potentially profitable spam countermeasures

Peter E. Giza giza at adsmart.net
Fri Oct 31 15:47:20 UTC 1997

My bucks worth.  The *real* issue is that spam steals bandwidth by using
than an "average" users worth of bandwidth.  Postal systems the world
have a simple solution, one must buy a stamp first.  I am not advocating
email "pay before you use policy", however if one were to look at the
of out-going messages that a "typical" email user generates on any given
it likely on the order of <100.  Given this, if everyone's AUP stated
that unless
negotiated by said user and ISP previously, that all out-going email
<some number> would be subject to a bulk mail charge of $X.X per message.

This still will not fix the dial-up hit and run artists that plague our
today.  The only way to truly solve the spam issue is through
the email systems that are in use today to use some of the features to
this abuse.  I know this sounds like a global peace pitch, but if there
a standard by which all mailers would follow that contained the feature
needed to eradicate spamming then and only then may it be possible to
spending valuable time and money fighting this issue.  Even the threat of
penalty is not enough to stop spammers, just look how hard it is for the
service to track and prosecute clever mail fraud houses.

I guess what I am saying is that we and  the developers of email and
other systems
that use these networks need to work together to solve these issues at
the product
layer.  Waiting for legislation may turn out to be very frustrating and
in the mean
time the theft continues.  Black holing while effective carries with it
other distasteful
side-effects/concerns as we have witnessed.  We can toss around all the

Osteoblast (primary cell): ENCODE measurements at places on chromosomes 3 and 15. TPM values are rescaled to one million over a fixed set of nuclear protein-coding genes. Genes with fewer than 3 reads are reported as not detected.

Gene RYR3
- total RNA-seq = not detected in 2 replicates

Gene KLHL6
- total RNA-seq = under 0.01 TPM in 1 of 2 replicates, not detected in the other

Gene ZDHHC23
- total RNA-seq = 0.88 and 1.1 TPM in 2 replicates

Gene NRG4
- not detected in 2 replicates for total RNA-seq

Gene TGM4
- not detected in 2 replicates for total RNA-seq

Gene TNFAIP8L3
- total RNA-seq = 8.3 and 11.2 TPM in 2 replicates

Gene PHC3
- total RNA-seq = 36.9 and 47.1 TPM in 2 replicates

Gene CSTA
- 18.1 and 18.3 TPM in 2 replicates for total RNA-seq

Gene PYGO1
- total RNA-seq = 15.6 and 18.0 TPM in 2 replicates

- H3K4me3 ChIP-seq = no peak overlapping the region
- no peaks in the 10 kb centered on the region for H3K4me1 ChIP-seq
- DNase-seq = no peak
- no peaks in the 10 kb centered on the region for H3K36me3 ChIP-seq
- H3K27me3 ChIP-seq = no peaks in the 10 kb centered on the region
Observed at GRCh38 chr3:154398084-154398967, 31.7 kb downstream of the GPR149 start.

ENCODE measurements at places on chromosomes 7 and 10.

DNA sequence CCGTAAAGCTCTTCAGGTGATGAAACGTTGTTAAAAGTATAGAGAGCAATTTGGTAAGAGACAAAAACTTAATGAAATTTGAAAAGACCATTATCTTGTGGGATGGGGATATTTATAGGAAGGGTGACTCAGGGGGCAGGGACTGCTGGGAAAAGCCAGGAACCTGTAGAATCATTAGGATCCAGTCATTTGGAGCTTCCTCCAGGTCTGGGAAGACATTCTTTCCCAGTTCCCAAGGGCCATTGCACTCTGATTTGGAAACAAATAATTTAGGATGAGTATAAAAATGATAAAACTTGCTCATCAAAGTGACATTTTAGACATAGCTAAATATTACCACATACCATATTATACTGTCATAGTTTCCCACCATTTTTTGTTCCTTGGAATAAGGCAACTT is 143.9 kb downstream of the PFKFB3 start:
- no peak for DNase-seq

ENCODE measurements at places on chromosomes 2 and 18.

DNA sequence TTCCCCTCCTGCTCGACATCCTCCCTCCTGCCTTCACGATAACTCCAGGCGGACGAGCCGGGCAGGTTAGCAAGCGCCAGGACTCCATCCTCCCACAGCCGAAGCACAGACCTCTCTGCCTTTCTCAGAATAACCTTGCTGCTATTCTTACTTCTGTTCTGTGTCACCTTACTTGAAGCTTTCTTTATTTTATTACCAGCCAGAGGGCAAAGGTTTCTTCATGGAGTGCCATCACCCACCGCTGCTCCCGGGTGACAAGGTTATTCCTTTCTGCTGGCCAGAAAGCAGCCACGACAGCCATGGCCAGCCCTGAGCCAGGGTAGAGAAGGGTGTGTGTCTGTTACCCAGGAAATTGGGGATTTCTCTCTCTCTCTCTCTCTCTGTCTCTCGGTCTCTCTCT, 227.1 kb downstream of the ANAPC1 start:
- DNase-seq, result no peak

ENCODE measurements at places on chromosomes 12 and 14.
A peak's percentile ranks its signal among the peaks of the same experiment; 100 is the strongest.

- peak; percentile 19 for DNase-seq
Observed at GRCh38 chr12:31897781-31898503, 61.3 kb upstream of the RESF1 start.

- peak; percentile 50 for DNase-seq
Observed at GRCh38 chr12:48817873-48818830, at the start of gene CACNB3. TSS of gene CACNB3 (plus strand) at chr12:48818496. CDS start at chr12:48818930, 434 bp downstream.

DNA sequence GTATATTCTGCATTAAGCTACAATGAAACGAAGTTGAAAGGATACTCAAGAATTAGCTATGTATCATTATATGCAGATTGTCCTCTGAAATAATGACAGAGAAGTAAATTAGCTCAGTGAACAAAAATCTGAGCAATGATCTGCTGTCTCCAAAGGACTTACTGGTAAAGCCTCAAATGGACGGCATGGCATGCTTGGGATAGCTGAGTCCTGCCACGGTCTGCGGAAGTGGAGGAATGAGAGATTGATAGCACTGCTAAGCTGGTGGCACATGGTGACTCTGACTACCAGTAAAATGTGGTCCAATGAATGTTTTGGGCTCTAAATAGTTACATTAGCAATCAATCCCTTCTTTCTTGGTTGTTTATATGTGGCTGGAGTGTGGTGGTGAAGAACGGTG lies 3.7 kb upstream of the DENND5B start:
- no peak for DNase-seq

we want to and will continue to be ineffective at significantly reducing
the problem.
This is just like CB radio, "who is gonna catch me?!" is what spammers
are saying
and they are right.  When you have thousands of people abusing the system
it is
really difficult to prosecute them, so the system turns into a pestilent
pile of garbage.
I submit that is an engineering problem, waiting for lawyers and senators
will bring
the system down.


Erik E. Fair (Timekeeper) wrote:

> Those of you who operate ISPs that accept credit-card, dial-up
> customers (and therefore have a problem with spammers abusing your
> services) might find this item of interest.
> Earthlink's Acceptable Use Policy has a $200 penalty for spamming
> in it. I am told that with the advent of this policy, there was a
> dramatic drop in abuse of their service.
> See http://www.earthlink.net/company/aupolicy.html for the details.
> The key section is
> Member specifically agrees that he/she/it will
>         not utilize the EarthLink Network service, EarthLink
>         Network's equipment or any EarthLink Network electronic
>         mail address in connection with the transmission of the
>         same or substantially similar unsolicited message to 50 or
>         more recipients or 15 or more newsgroups in a single day.
>         For each day upon which this provision is violated, Member
>         agrees to pay EarthLink Network $10.00 per day for an
>         unintentional violation of this provision, but where
>         warranted, such as in the case of an accidental transmission,
>         EarthLink Network may waive all or part of the applicable
>         charge.  In cases of willful violations of this provision,
>         Member agrees to pay EarthLink Network $200.00 per day.
>         EarthLink Network at its sole discretion shall determine
>         whether such a violation was unintentional or willful.
>         Payment by member under this provision shall not prevent
>         EarthLink Network from seeking to obtain other legal remedies
>         against member, including other damages or an injunction.
> So, set the agreement up right, find the spammers abusing your
> service, and whack them with a fine, per the agreement. Recover
> your cost, plus lost goodwill.
> This will not eradicate spam. However, if everyone does this, the
> effect should be to sharply curtail the penny-ante players who
> abuse the relative anonymity of dial-up Internet access. We would
> be left with the "big" spammers who have their own connections,
> which should be easier to effectively deal with.
>         FYI,
>         Erik E. Fair    fair at clock.org

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